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Forewarned is forearmed: Kaspersky researchers share their findings on coronavirus scams for users and businesses

Kaspersky researchers have found multipleCOVID-19-related malicious e-mail campaigns

and hundreds of downloadable files that attempt to infect users’ devices with the threats.

While news on coronavirus spread continue to appear and dominate the headlines,

attackers are also looking for opportunities to use this topic in malicious purposes. This is a

very dangerous practice, as it exploits people’s concerns for their health and safety of their

beloved ones in attempt to pressure them into falling for a trick.

 

The researchers have detected malicious files that were masked under the guise of pdf,

mp4

detection procedures, which is not actually the case. In fact, these files contained threats

to users’ devices.

 «The coronavirus, which is being widely discussed as a major news story, has already been

used as bait by cybercriminals. Now, the number of users whose devices have had

malicious files named after the coronavirus on them has risen to 403 in 2020, with a total

of 2,673 detections and 513 unique files distributed. While the numbers rose significantly

compared to the initial statistics we have shared, this threat is still rather minimal,» –

comments Anton Ivanov, malware analyst at Kaspersky.

 

 

 

Some malicious files are spread via email. For example, an Excel file distributed via email

under the guise of a list of coronavirus victims allegedly sent from the World Health

Organization (WHO) was in fact a Trojan-Downloader, which secretly downloads and

installs another malicious file. This second file was a Trojan-Spy designed to gather various

data, including passwords,

encouraging home working in a bid to slow the spread of COVID-19/coronavirus. It is likely that, where feasible, companies will allow more people than ever before to work remotely, so now is a good time for organizations to re-examine security around remote access to corporate systems. Once devices are taken outside of a company’s network infrastructure and are connected to new networks and WIFI, the risks to corporate information increase.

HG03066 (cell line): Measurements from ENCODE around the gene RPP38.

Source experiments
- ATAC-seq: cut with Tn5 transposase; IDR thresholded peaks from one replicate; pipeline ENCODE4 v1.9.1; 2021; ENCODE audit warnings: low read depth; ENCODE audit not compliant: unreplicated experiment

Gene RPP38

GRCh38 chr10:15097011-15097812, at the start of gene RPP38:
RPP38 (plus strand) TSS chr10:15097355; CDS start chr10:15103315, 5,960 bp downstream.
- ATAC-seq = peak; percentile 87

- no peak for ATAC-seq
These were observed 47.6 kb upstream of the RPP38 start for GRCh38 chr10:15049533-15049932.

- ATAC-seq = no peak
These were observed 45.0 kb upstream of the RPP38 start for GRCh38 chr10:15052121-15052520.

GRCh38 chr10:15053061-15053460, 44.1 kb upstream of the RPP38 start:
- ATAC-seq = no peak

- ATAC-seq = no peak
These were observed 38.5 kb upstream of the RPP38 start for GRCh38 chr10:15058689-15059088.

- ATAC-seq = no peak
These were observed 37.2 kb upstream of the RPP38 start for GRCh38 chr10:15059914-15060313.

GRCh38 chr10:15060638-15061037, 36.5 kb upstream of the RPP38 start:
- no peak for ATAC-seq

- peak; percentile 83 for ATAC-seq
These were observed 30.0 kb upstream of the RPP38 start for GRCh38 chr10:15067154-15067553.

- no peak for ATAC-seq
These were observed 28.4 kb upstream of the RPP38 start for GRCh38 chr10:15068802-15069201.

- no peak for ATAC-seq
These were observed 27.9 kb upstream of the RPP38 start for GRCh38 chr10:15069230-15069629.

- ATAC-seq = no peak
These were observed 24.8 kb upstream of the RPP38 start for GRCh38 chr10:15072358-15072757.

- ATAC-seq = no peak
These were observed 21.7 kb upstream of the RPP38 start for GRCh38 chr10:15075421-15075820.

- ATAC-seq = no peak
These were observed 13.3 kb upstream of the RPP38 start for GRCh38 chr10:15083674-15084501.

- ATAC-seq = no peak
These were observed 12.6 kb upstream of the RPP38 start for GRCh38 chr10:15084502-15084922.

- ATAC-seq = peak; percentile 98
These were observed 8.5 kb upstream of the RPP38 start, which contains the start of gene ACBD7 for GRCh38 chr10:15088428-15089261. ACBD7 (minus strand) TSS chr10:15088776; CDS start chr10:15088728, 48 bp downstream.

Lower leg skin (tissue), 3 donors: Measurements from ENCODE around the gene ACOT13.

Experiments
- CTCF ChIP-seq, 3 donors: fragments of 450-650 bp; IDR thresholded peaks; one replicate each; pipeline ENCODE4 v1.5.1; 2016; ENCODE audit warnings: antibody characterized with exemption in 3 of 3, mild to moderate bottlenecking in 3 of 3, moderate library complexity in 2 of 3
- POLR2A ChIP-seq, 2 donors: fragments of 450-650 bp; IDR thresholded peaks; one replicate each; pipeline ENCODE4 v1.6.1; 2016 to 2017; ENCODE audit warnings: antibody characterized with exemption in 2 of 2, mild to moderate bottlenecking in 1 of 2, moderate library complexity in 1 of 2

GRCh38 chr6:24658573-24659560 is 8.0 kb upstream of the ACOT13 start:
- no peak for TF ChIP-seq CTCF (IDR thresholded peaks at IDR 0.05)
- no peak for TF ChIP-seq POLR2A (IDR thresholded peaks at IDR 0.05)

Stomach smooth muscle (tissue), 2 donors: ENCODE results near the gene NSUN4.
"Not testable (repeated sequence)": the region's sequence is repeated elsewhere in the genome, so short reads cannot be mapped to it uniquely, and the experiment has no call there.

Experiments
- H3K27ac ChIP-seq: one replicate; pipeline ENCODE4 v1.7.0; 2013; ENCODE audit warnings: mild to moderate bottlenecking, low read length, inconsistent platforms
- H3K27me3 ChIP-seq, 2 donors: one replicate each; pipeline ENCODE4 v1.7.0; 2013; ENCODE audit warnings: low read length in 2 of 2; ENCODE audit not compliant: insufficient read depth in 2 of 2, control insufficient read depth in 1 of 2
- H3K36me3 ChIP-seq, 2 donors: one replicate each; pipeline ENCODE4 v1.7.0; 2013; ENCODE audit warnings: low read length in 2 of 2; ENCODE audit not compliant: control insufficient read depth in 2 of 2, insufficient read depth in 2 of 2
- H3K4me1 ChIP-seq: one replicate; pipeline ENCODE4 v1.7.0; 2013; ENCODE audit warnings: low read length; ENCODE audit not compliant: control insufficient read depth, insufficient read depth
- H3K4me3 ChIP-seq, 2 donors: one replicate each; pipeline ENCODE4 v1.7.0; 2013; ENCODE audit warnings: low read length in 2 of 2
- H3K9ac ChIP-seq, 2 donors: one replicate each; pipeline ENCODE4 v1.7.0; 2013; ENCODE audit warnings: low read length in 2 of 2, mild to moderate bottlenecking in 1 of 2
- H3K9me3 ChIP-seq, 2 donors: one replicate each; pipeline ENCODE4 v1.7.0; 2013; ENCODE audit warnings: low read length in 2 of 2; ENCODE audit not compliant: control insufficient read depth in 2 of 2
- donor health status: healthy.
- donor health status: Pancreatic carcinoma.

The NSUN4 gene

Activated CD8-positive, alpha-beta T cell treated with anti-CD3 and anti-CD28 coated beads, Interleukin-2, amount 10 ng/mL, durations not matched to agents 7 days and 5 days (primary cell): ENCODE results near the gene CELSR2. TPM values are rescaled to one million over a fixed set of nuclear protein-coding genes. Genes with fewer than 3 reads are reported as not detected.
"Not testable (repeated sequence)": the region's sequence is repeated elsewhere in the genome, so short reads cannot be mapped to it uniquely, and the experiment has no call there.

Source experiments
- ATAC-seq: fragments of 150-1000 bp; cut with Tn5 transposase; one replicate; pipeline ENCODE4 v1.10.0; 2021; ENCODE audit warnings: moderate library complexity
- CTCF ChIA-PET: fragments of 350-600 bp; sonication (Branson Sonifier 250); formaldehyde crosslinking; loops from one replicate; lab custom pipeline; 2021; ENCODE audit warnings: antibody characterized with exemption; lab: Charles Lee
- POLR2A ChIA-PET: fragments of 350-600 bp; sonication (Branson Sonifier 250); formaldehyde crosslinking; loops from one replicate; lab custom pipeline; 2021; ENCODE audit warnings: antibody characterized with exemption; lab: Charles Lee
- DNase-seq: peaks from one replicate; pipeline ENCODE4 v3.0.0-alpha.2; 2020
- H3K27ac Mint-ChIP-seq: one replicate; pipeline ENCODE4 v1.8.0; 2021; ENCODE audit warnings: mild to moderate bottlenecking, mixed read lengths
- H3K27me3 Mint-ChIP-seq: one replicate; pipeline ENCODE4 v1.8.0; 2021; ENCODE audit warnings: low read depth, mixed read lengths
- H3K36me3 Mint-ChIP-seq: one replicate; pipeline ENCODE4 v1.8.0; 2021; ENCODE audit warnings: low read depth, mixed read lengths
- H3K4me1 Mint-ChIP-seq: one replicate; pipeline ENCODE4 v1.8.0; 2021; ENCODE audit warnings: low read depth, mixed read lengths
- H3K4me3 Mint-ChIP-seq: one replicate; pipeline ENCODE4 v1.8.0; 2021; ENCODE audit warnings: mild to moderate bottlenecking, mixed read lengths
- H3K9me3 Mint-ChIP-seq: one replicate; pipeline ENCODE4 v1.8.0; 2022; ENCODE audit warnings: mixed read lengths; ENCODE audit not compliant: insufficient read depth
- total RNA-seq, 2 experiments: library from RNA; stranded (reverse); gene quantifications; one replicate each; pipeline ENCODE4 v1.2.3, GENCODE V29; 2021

Some malicious files are spread via email. For example, an Excel file distributed via email under the

guise of a list of coronavirus victims allegedly sent from the World Health Organization (WHO) was in

fact a Trojan-Downloader, which secretly downloads and installs another malicious file. This second file

was a Trojan-Spy designed to gather various data, including passwords, from the infected device and

send it to the attacker

ation increase.

We would encourage companies to be particularly vigilant at this time, and ensure employees who are working at home exercise caution. Businesses should communicate clearly with workers to ensure they are aware of the risks, and do everything they can to secure remote access for those self-isolating or working from home. In addition to the increase in remote working, we have also seen cybercriminals trying to piggyback on the virus, hiding malicious files in documents purporting to relate to the disease. So, with this opportunistic approach by criminals, coupled with changes to working habits, it’s wise for businesses to be extra vigilant at this time,” comments David Emm, principal security researcher, Kaspersky.

There are a number of simple steps that can be taken to reduce the cyber-risks associated with coronavirus.

If you are an individual, Kaspersky advises the following:

  • In order to stay safe, we advise users to carefully study the content of the emails they
  • receive and only trust reliable sources. If you are promised a vaccine for the virus or
  • some magic protective measures, or content of the email is making you worried, it has
  • most likely come from cybercriminals.
  • When downloading files, pay attention to the file extension. Even if you download TV
  • show episodes from a source you consider trusted and legitimate, the file should have
  • an .avi, .mkv or mp4 extension. Do not download the file if it is an .exe.
  • Use reliable security solution for comprehensive protection from a wide range of threats, such 

If you are a business, consider taking the following steps:

  • Provide a VPN for staff to connect securely to the corporate network
  • All corporate devices – including mobiles and laptops – should be protected with appropriate security software, including mobile devices (e.g. allowing data to be wiped from devices that are reported lost or stolen, segregating personal and work data, along with restricting which apps can be installed)
  • Always implement the latest updates to operating systems and apps
  • Restrict the access rights of people connecting to the corporate network
  • Ensure that staff are aware of the dangers of responding to unsolicited messages

 

 

 

 

 

 

 

 

 

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